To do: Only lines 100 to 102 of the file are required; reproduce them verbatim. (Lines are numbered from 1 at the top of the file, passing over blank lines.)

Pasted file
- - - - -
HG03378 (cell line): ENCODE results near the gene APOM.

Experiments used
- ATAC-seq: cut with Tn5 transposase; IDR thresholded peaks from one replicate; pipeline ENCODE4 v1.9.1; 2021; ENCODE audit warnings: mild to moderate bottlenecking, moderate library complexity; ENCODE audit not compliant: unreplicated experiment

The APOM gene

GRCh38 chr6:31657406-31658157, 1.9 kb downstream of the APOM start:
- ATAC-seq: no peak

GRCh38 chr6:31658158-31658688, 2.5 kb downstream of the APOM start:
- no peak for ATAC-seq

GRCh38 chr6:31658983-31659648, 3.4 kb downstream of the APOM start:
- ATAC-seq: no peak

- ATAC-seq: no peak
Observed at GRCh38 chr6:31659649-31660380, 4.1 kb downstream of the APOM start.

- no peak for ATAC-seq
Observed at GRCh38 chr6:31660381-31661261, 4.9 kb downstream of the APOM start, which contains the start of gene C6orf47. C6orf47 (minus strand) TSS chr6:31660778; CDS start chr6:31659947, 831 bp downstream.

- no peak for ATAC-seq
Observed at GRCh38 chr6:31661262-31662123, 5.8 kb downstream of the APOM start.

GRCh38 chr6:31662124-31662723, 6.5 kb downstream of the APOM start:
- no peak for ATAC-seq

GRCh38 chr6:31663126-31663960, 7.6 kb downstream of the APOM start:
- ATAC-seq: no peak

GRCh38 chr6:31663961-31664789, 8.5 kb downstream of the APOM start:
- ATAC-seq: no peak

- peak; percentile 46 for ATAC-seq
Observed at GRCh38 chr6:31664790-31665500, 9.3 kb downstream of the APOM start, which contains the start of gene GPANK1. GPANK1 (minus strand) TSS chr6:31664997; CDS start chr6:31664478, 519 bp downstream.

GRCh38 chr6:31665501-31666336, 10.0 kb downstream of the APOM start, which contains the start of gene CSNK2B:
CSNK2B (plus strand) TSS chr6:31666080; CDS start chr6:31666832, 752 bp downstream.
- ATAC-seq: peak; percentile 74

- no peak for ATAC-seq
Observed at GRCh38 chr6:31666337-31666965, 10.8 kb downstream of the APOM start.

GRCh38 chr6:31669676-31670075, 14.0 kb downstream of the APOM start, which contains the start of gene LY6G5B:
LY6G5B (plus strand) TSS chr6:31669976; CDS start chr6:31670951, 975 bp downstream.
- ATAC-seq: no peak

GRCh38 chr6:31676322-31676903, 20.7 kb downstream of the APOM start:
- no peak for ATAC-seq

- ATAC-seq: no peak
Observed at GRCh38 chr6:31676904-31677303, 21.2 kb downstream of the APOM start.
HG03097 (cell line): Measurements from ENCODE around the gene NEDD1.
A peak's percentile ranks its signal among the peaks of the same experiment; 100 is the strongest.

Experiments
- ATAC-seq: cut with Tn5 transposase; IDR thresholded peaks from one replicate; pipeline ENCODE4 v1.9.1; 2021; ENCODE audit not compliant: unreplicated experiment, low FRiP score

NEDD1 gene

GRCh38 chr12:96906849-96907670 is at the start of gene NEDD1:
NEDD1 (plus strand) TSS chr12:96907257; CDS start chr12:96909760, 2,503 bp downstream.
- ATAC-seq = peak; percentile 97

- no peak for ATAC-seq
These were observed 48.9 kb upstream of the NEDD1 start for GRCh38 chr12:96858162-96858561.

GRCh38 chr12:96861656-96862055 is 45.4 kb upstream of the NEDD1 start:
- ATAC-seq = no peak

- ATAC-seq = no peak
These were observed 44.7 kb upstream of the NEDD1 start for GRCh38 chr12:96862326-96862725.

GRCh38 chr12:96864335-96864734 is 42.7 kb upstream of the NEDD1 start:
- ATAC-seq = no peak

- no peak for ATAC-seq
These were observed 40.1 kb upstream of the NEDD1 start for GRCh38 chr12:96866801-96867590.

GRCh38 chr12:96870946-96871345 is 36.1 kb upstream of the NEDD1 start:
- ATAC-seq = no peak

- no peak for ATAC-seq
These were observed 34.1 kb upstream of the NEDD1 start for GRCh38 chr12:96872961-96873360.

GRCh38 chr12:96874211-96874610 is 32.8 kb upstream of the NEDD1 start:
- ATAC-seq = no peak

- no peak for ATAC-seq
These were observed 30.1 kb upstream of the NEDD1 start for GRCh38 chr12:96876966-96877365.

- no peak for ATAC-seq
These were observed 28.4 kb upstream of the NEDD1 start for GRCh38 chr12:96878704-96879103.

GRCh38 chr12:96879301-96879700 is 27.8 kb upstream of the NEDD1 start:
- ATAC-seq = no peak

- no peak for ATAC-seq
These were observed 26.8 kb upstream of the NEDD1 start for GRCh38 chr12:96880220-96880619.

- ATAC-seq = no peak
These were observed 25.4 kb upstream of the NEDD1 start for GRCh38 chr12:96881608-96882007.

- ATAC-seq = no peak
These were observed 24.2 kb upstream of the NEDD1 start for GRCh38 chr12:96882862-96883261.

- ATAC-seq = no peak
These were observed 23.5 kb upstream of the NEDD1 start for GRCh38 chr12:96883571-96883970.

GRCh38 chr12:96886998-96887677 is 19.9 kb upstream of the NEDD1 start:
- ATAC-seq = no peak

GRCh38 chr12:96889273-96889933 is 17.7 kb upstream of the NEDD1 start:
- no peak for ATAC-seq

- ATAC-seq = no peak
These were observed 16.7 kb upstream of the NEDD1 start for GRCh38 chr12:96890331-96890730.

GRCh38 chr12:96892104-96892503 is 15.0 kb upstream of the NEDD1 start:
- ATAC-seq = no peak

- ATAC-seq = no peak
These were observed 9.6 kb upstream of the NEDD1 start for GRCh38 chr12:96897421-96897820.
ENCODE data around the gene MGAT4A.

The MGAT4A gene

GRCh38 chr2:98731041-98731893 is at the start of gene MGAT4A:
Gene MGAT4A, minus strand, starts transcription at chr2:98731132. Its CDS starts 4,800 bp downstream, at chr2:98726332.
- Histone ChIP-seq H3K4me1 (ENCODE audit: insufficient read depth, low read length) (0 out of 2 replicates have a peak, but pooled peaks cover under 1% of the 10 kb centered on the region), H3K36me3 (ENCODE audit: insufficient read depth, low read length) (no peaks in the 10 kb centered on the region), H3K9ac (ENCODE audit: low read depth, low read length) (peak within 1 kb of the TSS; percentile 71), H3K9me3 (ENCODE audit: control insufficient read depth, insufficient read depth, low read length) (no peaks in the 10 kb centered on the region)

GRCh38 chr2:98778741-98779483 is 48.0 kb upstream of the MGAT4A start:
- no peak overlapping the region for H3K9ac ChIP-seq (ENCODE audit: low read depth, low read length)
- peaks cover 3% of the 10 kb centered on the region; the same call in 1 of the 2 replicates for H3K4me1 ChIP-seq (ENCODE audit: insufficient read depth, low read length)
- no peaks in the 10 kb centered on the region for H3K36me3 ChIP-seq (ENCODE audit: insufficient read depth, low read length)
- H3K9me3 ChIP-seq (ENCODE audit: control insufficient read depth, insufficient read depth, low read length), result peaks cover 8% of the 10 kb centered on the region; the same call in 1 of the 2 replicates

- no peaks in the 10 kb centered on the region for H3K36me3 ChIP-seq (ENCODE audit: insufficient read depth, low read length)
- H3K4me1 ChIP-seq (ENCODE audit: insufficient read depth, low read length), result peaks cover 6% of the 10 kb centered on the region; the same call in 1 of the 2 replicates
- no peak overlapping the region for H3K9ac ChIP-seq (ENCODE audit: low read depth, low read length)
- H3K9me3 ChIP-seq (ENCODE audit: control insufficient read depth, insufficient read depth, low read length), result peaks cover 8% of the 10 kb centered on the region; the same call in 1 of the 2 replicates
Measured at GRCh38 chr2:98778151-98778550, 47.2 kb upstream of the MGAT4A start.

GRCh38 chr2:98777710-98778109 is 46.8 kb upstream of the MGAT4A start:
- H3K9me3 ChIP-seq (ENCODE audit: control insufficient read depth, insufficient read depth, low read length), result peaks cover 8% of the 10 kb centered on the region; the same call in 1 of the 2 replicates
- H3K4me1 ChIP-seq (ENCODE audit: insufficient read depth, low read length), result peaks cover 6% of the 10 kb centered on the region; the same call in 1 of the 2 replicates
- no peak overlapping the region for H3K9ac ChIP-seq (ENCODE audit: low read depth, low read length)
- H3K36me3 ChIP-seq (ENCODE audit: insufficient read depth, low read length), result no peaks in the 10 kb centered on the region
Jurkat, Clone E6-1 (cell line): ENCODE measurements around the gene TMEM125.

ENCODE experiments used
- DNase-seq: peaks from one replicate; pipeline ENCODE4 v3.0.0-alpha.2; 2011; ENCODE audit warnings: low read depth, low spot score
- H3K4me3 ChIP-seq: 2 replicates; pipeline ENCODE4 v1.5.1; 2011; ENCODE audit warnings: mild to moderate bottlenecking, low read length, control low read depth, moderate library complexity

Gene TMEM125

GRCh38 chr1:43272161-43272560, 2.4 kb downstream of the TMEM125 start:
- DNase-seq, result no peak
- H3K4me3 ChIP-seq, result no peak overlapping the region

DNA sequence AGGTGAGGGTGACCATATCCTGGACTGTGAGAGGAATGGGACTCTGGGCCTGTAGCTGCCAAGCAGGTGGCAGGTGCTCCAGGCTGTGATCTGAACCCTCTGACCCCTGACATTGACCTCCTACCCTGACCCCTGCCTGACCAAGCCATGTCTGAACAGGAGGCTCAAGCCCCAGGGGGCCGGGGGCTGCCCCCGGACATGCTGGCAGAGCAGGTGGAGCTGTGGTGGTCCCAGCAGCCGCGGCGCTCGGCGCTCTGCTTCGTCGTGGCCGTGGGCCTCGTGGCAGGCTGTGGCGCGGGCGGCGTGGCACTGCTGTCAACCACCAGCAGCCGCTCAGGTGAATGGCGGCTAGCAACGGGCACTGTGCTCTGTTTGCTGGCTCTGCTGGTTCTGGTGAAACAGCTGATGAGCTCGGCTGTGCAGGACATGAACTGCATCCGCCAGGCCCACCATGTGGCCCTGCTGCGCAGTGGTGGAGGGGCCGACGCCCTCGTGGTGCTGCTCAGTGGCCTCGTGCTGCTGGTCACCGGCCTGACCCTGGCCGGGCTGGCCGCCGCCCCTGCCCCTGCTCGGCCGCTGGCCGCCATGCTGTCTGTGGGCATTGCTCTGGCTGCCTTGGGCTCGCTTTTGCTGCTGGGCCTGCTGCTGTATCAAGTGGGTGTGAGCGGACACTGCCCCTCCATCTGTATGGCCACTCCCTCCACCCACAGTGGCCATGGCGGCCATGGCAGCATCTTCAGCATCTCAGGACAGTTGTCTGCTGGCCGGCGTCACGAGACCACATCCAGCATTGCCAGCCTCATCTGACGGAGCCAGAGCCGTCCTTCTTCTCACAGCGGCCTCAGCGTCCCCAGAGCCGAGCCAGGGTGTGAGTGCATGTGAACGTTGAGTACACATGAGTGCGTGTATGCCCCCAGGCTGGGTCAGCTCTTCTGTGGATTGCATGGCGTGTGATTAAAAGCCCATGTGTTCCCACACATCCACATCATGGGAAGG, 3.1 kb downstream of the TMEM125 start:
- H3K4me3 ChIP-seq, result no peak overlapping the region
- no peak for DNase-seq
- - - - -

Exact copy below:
GRCh38 chr2:98777710-98778109 is 46.8 kb upstream of the MGAT4A start:
- H3K9me3 ChIP-seq (ENCODE audit: control insufficient read depth, insufficient read depth, low read length), result peaks cover 8% of the 10 kb centered on the region; the same call in 1 of the 2 replicates
- H3K4me1 ChIP-seq (ENCODE audit: insufficient read depth, low read length), result peaks cover 6% of the 10 kb centered on the region; the same call in 1 of the 2 replicates